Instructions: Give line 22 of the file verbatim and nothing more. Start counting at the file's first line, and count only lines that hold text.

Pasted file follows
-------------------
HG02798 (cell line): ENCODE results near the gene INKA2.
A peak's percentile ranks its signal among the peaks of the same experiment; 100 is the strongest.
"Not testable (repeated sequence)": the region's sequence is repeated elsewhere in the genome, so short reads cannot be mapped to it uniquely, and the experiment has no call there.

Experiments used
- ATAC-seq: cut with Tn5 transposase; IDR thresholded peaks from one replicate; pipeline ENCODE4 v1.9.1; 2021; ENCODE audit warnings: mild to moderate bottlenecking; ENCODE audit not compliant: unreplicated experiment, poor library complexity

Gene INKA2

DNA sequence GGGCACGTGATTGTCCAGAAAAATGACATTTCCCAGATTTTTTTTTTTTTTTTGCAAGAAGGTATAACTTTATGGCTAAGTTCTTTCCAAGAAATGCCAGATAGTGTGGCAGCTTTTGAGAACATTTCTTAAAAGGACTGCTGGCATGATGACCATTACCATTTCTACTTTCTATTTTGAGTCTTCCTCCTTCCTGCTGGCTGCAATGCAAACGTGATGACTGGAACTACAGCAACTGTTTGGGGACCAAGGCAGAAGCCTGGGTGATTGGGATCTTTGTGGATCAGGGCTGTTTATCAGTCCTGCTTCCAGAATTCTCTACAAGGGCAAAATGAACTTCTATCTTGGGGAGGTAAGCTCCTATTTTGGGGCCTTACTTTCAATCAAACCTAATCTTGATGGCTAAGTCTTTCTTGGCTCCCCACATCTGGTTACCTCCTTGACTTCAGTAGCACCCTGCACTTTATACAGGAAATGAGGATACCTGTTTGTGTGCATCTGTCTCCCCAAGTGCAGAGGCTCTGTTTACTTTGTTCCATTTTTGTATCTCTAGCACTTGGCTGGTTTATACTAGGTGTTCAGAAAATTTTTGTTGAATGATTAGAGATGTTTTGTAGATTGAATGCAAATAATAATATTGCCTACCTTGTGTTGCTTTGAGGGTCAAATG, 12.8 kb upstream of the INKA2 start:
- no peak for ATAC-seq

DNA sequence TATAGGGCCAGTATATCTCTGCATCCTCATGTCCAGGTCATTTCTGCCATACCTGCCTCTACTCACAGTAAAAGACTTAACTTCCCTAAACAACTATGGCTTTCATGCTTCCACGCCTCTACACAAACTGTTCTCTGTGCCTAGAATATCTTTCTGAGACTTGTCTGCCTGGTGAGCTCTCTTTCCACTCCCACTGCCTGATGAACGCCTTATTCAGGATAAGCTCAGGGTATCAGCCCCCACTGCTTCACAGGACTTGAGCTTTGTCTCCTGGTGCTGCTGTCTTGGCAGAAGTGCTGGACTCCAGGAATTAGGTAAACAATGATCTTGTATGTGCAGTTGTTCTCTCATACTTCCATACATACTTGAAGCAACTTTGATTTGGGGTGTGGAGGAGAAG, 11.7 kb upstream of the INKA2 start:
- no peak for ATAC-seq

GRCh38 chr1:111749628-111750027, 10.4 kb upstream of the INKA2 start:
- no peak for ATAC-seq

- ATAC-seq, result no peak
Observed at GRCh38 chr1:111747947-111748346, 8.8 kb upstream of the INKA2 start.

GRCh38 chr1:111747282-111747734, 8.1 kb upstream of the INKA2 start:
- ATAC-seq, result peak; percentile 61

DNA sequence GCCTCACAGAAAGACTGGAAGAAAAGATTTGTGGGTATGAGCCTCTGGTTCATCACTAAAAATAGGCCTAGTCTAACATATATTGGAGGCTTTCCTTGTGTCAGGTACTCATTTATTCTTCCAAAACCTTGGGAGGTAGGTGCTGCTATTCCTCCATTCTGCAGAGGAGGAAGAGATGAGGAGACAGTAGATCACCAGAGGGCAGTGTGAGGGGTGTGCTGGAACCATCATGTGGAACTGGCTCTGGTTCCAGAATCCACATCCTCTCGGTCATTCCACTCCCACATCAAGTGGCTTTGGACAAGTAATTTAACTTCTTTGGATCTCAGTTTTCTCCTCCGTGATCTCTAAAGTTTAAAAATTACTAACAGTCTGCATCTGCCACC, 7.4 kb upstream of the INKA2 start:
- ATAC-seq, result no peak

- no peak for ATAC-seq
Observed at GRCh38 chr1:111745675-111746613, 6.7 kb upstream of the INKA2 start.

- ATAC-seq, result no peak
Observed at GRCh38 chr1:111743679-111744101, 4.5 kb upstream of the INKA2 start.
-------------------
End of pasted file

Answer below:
Observed at GRCh38 chr1:111743679-111744101, 4.5 kb upstream of the INKA2 start.